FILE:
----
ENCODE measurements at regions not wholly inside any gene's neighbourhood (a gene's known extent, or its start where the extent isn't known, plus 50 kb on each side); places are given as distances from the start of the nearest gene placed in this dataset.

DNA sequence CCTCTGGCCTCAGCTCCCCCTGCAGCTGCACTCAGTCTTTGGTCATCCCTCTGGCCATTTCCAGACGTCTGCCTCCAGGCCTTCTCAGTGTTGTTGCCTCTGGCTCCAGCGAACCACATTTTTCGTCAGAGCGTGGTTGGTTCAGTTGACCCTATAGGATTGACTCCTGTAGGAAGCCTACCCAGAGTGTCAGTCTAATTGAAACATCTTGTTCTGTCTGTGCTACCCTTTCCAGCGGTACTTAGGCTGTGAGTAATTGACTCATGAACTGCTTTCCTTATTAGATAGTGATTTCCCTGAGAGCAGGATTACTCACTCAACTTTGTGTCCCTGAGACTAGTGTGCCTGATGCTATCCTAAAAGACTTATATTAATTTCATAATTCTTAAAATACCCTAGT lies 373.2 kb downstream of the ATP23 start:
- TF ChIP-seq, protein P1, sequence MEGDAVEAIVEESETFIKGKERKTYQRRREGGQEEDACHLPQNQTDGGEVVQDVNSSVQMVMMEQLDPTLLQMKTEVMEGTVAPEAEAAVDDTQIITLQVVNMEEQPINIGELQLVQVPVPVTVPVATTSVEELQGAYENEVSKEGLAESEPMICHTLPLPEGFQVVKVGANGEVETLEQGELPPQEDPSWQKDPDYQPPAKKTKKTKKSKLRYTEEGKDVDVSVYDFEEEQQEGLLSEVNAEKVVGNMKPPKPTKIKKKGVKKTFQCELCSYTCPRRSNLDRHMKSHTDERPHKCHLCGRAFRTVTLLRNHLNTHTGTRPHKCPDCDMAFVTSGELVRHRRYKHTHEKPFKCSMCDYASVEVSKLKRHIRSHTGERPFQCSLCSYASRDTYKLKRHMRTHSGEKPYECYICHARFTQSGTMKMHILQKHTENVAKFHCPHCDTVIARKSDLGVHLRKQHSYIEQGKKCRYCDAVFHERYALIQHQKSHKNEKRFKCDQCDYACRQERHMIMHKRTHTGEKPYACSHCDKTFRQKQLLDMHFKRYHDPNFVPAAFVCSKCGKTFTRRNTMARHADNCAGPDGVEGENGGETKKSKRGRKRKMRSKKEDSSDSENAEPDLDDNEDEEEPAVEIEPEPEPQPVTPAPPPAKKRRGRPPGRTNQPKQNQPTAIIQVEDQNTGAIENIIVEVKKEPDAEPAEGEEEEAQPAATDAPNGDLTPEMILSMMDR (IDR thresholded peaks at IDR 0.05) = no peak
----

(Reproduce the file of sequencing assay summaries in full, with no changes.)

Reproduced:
ENCODE measurements at regions not wholly inside any gene's neighbourhood (a gene's known extent, or its start where the extent isn't known, plus 50 kb on each side); places are given as distances from the start of the nearest gene placed in this dataset.

DNA sequence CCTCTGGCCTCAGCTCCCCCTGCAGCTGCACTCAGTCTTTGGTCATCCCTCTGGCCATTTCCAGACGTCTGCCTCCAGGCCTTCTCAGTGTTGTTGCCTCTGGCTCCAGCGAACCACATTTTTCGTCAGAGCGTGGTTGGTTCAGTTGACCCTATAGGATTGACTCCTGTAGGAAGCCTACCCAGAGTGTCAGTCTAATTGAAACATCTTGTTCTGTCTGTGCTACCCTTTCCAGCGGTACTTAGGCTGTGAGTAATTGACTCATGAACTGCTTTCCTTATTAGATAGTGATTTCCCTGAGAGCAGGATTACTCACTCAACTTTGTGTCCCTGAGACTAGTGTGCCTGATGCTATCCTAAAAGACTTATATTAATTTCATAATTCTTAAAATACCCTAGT lies 373.2 kb downstream of the ATP23 start:
- TF ChIP-seq, protein P1, sequence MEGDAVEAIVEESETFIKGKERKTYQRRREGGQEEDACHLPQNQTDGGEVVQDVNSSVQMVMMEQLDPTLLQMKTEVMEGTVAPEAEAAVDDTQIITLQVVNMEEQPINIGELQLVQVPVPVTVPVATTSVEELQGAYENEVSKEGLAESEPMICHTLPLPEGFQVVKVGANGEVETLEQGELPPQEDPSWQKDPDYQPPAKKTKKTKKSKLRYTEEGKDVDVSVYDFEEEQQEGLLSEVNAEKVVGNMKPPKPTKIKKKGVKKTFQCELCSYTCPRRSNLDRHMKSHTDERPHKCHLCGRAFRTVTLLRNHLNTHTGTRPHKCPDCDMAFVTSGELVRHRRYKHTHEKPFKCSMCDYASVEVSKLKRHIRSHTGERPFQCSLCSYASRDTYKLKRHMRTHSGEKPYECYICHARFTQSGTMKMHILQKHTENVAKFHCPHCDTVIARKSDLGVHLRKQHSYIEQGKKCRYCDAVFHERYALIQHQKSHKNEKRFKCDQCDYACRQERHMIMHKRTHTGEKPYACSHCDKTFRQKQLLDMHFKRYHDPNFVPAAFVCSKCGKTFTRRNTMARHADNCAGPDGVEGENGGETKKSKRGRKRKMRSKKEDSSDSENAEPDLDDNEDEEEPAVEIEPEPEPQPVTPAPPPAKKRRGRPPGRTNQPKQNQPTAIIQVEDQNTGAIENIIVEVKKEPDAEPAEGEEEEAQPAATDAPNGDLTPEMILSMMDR (IDR thresholded peaks at IDR 0.05) = no peak